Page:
I have been watching College Lacrosse religiously for 14 years now, and I have never seen a team dominate the field the way Virginia did. They played about as flawlessly as any team I have ever seen (or heard of), and I only hope that Dom Starsia and his 2006 Virginia team will be recorded in the annals of history as one of the best teams we have ever seen despite not getting the chance to beat Duke as they surely would have.

During my past life as Managing Editor of, I had the pleasure of spending a lot of time speaking with and interviewing Greg Cannella as he tried to get UMass to next level. Greg impressed me as not only one of the best coaches in the nation, but also a man willing and able to tell it like it is and not pull any punches. Every time I spoke with Greg, I genuinely felt like he was telling the truth. Yeah, it's safe to say I liked Greg Cannella from day one, and it was quite a thrill seeing UMass reach the Final Four for the first time and advancing all the way to the Championship Game. Their comeback win over Hofstra in the quarterfinals will probably go down as one of the most exciting NCAA Tournament games ever, and their win over Maryland in the NCAA semifinals was close to the perfect game-plan. Congratulations to Greg and the Minutemen.

One of my major projects for the fall is going to be getting a tape of the Division III Championship Game between Salisbury and Cortland. That was, in my opinion, the best lacrosse game this decade at any level. If anybody out there thinks that Memorial Day Weekend should be a Division I event only, they should get a copy of the tape too because what made the game special was not just what happened on the field, but the stage on which it took place. I hope the incredible game we saw that Sunday afternoon will only insure that the Championship Weekend format stays the same for years to come.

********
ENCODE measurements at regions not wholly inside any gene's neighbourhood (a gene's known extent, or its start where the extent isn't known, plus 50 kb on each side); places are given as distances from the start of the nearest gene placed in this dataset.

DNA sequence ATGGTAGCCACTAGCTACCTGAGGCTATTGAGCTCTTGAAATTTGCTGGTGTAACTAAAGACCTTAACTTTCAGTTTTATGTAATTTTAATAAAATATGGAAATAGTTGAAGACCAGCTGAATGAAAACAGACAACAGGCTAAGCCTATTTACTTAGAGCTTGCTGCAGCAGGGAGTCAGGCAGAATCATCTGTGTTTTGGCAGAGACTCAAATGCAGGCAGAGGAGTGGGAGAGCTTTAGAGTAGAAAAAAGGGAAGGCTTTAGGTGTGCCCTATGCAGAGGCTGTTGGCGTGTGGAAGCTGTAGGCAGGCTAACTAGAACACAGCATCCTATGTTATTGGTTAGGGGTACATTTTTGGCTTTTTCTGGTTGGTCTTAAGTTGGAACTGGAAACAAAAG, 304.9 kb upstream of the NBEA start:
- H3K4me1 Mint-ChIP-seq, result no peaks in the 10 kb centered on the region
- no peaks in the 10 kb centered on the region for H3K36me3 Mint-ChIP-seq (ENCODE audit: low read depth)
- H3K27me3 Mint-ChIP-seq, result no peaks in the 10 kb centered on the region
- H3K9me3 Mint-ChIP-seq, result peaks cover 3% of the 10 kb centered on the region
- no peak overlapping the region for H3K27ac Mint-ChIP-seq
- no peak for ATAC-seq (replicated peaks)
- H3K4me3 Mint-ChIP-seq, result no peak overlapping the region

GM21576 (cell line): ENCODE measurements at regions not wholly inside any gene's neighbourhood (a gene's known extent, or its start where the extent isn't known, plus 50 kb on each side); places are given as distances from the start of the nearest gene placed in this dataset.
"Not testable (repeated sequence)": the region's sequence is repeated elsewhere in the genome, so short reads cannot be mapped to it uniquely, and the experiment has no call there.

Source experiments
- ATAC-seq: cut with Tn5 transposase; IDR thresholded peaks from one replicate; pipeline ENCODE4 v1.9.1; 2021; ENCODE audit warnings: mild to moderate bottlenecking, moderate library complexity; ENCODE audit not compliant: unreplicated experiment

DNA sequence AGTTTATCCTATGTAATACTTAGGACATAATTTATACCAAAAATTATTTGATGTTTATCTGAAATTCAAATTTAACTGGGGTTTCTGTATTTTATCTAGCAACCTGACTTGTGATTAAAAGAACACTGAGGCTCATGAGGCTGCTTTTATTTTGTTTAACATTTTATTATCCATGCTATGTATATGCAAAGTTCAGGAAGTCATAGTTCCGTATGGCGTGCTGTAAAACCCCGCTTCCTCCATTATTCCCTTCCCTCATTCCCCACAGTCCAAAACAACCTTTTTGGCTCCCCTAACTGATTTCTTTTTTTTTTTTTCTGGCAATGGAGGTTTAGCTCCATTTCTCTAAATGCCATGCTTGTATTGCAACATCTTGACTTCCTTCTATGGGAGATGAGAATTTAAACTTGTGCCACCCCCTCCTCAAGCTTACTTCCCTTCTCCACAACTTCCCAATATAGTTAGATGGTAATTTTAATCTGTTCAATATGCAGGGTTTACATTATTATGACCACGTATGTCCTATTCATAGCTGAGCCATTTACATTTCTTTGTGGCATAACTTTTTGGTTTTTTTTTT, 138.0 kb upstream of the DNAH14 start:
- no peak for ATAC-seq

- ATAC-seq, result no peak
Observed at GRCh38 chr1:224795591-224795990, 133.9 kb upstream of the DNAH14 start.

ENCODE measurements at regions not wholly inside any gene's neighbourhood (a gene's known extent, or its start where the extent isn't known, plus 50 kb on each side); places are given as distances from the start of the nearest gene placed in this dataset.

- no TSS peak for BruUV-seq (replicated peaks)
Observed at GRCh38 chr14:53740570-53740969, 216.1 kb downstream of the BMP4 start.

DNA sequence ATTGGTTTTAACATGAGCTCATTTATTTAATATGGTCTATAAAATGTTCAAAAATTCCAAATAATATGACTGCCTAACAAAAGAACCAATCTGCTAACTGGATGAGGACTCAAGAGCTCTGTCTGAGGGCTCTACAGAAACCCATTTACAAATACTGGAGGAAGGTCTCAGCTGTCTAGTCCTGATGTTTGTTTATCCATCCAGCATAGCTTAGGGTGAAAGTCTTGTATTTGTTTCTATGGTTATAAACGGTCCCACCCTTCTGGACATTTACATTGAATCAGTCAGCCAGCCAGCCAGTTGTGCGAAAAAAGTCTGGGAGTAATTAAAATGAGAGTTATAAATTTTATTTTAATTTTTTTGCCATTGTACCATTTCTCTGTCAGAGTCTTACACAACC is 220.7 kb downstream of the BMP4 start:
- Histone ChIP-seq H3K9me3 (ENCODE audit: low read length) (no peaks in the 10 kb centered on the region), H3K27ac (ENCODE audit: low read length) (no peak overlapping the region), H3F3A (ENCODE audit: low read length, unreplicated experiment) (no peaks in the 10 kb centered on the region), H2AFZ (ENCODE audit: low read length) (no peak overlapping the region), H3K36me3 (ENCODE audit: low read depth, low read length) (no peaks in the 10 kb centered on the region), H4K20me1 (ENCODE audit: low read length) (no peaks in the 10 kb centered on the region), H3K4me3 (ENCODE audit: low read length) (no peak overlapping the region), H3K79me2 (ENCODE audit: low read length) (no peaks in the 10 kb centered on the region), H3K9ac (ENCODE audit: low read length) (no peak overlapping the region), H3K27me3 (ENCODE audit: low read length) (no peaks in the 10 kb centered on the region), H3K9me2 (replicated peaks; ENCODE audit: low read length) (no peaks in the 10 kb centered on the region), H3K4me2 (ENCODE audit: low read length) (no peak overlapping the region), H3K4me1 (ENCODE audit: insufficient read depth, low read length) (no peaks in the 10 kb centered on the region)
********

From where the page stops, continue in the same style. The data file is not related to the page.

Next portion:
Much of this column was devoted to discussions of class and integrity, and I would be remiss if I did not devote at least a small bit of space to a man who I truly hope we have not heard the last of on the men's lacrosse coaching sidelines, Scott Nelson, who resigned this summer as head coach of Brown University. After building a legendary career as the head coach of Nazareth College, Nelson had a difficult run at Brown during the last six years as the Bears struggled to compete within a very good Ivy League. There were rumblings all spring that Nelson would leave Brown at the end of the year. Posting a 2-11 season certainly did not help his cause for longevity. So Nelson is out at Brown, but he belongs in coaching and should be back on the sideline somewhere soon.

Finally, the Division II landscape changed completely in a single moment this summer when Mike Cerino left W&L to return to Limestone to bring some stability to a program that had its share of ups and downs since he left some six years ago. Division II, always fighting for respect, gets back a man who brings them much credibility. When Cerino first left Limestone, the Saints were the proverbial only game in town in Division II's south region. Under T.W. Johnson, the program stayed in a fairly similar position, but during the last couple of years, the rest of the pack has caught up. I only wonder with Mike Cerino back at Limestone if it is going to stay that way.

August 8, 2006